Food

India is reeling under hunger. Will government intervention during COVID-19 help?

Data on nutrition status during COVID-19 could help improve future nutrition programmes in India  

 
By Vibha Varshney
Published: Tuesday 19 October 2021
India has slipped seven places to rank 101 among 116 countries in the Global Hunger Index. It ranked fourth among South Asian countries. Photo: DTE / CSE

The 2021 Global Hunger Index (GHI) released October 14, 2021 came as a rude reminder that many people around us do not have adequate food to survive. The report has indicated that the world will not be able to meet the goal of zero hunger by 2030.

The findings of the report are of concern for India in particular, which was placed 101st among the 116 countries assessed. India is among the 47 countries most likely to not reach the zero-hunger goal, according to the report published by international non-profits Concern Worldwide and Welt Hunger Hilfe.

Despite improvement in the GHI score that decreased to 27.5 in 2021 from 38.8 points in 2000, India has the highest child wasting in the world that affects 17.3 per cent of its children. Wasting indicates the number of children under five years who have low weight for their height. It implies acute undernutrition.

The rate is higher than it was in 1998-1999, when it was 17.1 per cent.

India also has poor indicators related to stunting — the share of children under the age of five who have low height for their age. This indicates chronic undernutrition.

While child stunting has seen a significant decrease — from 54.2 per cent in 1998-1999 to 34.7 per cent in 2016-2018 — it is still considered very high.

The proportion of undernourished in the population and the under-five child mortality rate are now at relatively low levels.

The government has been quick to refute the findings of the report. The Union Ministry of Women and Child Development claimed the report was devoid of ground reality and facts in a press release dated October 15, 2021.

Most of the points raised by the press release pertain to the interventions that the government made during the pandemic in an effort to ensure food availability. These would not have been reflected in the GHI that used data from 2018 to 2020.

The Government of India during the novel coronavirus disease (COVID-19) pandemic implemented nation-wide schemes such as Pradhan Mantri Garib Kalyan Anna Yojna and Atma Nirbhar Bharat Scheme.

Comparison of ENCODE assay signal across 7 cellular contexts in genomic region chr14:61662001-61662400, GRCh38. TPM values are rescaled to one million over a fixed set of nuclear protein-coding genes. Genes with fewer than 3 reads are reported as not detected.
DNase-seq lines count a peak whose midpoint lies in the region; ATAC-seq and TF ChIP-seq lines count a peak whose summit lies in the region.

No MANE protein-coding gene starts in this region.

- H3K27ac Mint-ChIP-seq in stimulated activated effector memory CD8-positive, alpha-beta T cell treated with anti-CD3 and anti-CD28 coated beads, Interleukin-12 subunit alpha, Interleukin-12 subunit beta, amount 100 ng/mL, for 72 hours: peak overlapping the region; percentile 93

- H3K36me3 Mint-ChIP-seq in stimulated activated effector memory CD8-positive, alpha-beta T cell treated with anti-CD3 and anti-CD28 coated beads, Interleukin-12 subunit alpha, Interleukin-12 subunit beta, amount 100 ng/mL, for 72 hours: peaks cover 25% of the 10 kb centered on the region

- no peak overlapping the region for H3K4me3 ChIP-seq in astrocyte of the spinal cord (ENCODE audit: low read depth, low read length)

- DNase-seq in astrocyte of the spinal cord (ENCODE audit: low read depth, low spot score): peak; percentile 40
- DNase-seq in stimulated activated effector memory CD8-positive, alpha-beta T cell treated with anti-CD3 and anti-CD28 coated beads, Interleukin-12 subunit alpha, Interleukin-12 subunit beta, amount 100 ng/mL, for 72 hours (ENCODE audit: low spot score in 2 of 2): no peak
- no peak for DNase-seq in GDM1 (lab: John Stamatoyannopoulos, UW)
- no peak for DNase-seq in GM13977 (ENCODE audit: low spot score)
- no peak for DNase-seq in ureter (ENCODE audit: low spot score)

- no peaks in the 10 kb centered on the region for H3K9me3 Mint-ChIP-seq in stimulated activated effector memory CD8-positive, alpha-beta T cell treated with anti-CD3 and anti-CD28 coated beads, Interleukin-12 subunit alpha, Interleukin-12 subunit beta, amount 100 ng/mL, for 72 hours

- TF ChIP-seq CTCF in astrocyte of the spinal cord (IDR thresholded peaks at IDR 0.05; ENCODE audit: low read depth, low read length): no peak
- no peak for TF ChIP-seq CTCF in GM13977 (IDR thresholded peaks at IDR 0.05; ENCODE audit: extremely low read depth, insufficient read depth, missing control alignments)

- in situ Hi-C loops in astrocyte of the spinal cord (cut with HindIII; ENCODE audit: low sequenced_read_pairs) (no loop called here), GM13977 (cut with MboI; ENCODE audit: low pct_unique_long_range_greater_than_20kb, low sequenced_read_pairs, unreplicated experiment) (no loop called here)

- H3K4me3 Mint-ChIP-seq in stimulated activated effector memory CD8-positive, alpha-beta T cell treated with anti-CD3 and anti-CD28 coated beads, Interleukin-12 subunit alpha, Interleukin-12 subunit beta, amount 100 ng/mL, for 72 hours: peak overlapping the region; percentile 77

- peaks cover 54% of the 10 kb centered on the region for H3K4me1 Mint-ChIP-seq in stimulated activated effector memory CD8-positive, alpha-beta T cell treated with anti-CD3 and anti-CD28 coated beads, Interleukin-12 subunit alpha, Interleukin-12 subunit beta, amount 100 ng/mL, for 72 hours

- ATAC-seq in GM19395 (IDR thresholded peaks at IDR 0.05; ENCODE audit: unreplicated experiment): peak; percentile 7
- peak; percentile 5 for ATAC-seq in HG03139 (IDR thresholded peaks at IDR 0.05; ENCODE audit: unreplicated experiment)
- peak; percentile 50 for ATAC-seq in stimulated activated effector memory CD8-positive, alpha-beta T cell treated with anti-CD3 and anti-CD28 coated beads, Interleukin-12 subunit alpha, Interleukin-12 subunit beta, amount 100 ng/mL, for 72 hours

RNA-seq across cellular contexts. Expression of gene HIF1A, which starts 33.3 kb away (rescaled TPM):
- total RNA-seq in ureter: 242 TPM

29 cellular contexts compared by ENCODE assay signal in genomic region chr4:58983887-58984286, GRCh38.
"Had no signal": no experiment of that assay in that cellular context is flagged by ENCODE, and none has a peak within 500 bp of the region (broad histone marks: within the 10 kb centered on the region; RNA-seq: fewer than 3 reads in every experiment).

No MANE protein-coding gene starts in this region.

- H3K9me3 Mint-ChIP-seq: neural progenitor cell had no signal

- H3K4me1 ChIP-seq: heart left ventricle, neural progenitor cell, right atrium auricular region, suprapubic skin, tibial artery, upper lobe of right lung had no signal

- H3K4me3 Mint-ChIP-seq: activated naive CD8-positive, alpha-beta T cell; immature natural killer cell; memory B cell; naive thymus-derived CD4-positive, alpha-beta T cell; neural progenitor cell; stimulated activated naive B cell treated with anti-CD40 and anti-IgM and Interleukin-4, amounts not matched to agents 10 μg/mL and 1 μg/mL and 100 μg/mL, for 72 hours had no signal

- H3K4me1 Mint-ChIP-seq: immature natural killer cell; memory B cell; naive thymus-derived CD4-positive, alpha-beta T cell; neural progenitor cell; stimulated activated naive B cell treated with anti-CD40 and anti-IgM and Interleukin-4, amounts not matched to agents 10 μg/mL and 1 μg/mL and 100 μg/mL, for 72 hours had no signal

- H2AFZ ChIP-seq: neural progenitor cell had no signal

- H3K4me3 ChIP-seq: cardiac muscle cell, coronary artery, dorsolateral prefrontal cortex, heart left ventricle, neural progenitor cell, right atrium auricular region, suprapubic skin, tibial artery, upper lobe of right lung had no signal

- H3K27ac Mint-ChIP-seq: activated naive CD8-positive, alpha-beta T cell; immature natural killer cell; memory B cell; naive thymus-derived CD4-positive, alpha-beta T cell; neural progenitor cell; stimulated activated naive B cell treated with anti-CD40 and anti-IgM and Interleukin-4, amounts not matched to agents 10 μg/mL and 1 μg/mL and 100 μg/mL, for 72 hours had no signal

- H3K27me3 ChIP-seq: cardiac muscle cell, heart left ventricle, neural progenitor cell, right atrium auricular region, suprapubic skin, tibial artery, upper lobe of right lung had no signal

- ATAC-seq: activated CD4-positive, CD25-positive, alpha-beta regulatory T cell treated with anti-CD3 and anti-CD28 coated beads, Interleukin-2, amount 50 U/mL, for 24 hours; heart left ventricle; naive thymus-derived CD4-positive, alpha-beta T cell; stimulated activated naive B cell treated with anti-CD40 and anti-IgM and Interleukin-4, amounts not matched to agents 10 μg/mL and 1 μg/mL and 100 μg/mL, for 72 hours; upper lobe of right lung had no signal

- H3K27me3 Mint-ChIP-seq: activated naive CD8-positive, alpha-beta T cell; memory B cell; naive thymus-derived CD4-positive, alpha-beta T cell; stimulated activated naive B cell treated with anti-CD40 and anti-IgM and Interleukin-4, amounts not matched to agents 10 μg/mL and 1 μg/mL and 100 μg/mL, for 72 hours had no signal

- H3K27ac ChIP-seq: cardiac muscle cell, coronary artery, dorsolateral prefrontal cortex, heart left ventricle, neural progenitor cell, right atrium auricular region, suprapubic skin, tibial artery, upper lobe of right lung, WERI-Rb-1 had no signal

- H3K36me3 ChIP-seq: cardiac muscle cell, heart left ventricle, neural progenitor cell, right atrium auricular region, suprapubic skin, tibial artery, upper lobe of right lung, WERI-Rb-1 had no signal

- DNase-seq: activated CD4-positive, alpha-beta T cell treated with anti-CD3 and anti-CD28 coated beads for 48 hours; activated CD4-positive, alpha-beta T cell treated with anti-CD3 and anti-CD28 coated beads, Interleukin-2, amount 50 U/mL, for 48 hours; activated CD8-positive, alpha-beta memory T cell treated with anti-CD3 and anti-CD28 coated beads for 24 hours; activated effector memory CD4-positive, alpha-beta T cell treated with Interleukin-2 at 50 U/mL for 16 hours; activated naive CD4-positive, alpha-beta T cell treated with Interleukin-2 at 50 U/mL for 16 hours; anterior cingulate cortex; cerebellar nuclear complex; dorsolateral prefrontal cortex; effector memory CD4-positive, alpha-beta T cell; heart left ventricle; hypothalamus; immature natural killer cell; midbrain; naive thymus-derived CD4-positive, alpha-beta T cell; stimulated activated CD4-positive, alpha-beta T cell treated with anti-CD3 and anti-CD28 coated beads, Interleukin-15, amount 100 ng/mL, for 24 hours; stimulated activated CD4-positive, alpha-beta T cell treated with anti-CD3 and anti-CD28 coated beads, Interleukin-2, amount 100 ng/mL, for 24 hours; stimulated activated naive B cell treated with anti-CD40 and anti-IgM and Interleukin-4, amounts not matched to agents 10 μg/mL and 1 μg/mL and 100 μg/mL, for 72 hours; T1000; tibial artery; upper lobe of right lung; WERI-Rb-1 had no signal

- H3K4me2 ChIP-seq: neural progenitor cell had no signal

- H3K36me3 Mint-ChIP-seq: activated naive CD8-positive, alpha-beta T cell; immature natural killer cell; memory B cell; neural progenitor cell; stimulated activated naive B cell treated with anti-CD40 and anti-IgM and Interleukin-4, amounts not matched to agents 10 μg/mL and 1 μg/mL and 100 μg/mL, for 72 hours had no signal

Under Pradhan Mantri Garib Kalyan Anna Yojna, five kilograms of food grains were provided per person per month to around 800 million beneficiaries. In addition to food grains, one kg of pulses have been provided to 194 million households per month for the period April to November 2020.

Under the Atma Nirbhar Bharat Scheme, the government provided about 800 thousand tonnes of additional food grains to migrants / stranded migrants. Each person received five kg grain per month during May and June 2020.

This allocation was in addition to normal allocation done under the National Food and Security Act, 2013, to ensure that people can access food at affordable prices.

The real picture of what the second wave of the pandemic and whether these interventions helped improve nutrition status will emerge only later. The data will help governments devise strategies to improve nutrition status in the future.

If the interventions made by the government improve nutrition status, it would indicate that the government plays an important role in improving nutrition. But it has been slowly abdicating its role in this area.

The Indian government over the years has reduced investment in nutrition programmes. In the Union Budget 2021-2022, the government launched Mission Poshan 2.0, in which several existing food programmes were merged. As multiple schemes have been merged, it is difficult to see how much the funds have reduced.

Budget allocation on nutritional schemes in India

 

Budget Estimate 2019-2020
(in Rs crore)

Revised Estimate 2019-2020
(in Rs crore)

Budget Estimate 2020-2021 (in Rs crore)

Umbrella ICDS -Anganwadi Services

20,532.4

17,252.3

 

Poshan Abhiyan 

3,700

600

 

Scheme for Adolescent Girls

250

50

 

National Creche Scheme

75

15

 

Saksham Anganwadi and POSHAN 2.0 (Umbrella ICDS: Anganwadi Services, Poshan Abhiyan, Scheme for Adolescent Girls, National Creche Scheme)

 

24,557.4

17,917.3

20,105

Pradhan Mantri Matru Vandana Yojana

2500

1300

 

Mahila Shakti Kendra

100

15

 

Beti Bachao Beti Padhao

220

100

 

Gender budgeting and research, publication and monitoring

8

3

 

SAMARTHYA (Beti Bachao Beti Padhao, Pradhan Mantri Matru Vandana Yojana/ Gender Budgeting / Research / Skill Training, etc)

 

2,828

1,418

2,522

Midday Meal Scheme 

11,000

12,900

11,500

National Social Assistance Programme

(old age, widow and disability pensions)

9,196.92

11,660.24

9,200

Source: Right to Food campaign, February 3, 2021

Multiple reports have indicated that people are being forced to go hungry. Data generated during COVID-19 will help strengthen action.

The Global Hunger Report suggests that the governments across the world must actively follow up on the United Nations Food Systems Summit and use upcoming opportunities such as the United Nations Climate Change Conference, 2021 and the Tokyo Nutrition for Growth Summit, 2021 to reinforce their commitments to achieving Zero Hunger. 

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